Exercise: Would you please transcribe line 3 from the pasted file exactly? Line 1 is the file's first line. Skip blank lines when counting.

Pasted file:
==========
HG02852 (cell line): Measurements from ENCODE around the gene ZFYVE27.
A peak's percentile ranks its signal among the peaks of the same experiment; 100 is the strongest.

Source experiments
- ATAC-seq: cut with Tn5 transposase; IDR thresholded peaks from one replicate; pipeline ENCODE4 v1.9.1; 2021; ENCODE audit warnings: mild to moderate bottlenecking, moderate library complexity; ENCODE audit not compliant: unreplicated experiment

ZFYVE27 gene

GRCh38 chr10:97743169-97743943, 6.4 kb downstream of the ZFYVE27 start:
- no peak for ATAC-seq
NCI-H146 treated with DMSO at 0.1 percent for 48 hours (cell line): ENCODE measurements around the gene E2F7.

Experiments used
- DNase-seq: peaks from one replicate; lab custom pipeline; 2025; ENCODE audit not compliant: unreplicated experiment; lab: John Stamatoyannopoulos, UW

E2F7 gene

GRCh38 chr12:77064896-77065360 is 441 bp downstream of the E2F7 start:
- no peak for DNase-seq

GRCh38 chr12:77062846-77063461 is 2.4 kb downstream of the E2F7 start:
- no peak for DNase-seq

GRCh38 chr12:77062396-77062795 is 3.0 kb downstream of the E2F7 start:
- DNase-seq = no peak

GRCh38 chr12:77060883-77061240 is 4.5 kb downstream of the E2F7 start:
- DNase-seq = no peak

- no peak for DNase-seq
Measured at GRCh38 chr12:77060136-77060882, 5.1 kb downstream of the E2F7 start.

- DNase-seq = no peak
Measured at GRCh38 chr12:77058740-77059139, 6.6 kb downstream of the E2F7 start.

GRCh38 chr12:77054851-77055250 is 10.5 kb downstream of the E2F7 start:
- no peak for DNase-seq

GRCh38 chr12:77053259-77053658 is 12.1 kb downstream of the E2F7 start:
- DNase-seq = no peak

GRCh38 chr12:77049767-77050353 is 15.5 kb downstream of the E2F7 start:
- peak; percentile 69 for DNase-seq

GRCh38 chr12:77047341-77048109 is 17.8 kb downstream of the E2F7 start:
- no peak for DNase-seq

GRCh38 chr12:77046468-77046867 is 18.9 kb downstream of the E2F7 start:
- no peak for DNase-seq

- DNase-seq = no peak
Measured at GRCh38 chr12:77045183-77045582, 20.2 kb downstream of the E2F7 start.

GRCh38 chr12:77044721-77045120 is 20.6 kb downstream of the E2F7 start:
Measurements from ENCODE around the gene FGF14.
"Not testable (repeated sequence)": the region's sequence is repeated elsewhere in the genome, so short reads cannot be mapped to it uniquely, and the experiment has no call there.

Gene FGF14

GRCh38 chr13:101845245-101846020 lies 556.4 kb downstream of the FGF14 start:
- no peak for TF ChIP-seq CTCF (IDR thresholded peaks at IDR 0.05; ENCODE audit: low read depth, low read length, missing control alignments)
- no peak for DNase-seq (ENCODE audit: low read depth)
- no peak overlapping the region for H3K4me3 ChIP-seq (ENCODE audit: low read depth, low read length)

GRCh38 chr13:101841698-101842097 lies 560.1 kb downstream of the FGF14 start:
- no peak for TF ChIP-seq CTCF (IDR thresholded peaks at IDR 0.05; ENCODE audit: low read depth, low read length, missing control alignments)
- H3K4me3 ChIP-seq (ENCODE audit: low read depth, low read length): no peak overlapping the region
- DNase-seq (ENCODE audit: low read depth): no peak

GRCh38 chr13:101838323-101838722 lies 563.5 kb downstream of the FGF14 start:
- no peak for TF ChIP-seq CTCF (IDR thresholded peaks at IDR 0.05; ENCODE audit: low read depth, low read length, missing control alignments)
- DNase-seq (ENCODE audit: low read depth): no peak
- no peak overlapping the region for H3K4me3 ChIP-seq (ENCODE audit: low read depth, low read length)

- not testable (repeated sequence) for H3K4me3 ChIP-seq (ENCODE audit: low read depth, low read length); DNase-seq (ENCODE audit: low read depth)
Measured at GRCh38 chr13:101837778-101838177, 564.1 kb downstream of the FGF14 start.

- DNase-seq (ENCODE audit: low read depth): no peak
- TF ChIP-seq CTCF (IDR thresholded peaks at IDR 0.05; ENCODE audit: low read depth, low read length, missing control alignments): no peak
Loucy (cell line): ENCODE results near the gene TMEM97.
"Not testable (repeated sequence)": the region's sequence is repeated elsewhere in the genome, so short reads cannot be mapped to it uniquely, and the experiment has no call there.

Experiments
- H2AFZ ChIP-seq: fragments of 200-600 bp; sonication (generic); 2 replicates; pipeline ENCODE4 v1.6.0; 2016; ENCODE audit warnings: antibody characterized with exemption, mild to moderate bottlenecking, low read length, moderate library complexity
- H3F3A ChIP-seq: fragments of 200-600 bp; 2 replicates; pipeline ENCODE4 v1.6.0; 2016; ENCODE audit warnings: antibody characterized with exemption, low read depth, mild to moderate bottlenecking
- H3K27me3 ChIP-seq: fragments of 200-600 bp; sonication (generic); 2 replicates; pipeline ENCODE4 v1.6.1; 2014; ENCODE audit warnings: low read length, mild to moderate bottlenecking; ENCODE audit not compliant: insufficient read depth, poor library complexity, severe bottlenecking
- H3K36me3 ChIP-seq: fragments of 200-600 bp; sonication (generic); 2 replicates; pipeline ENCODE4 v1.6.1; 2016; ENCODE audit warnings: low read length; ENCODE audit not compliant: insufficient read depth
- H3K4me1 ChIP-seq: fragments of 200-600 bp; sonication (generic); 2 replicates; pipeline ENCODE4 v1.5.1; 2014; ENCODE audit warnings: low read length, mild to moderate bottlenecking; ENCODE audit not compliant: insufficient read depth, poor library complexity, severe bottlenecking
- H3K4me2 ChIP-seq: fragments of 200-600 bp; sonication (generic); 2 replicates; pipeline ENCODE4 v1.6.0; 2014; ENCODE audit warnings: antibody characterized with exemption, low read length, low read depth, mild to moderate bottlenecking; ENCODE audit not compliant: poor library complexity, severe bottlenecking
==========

Source experiments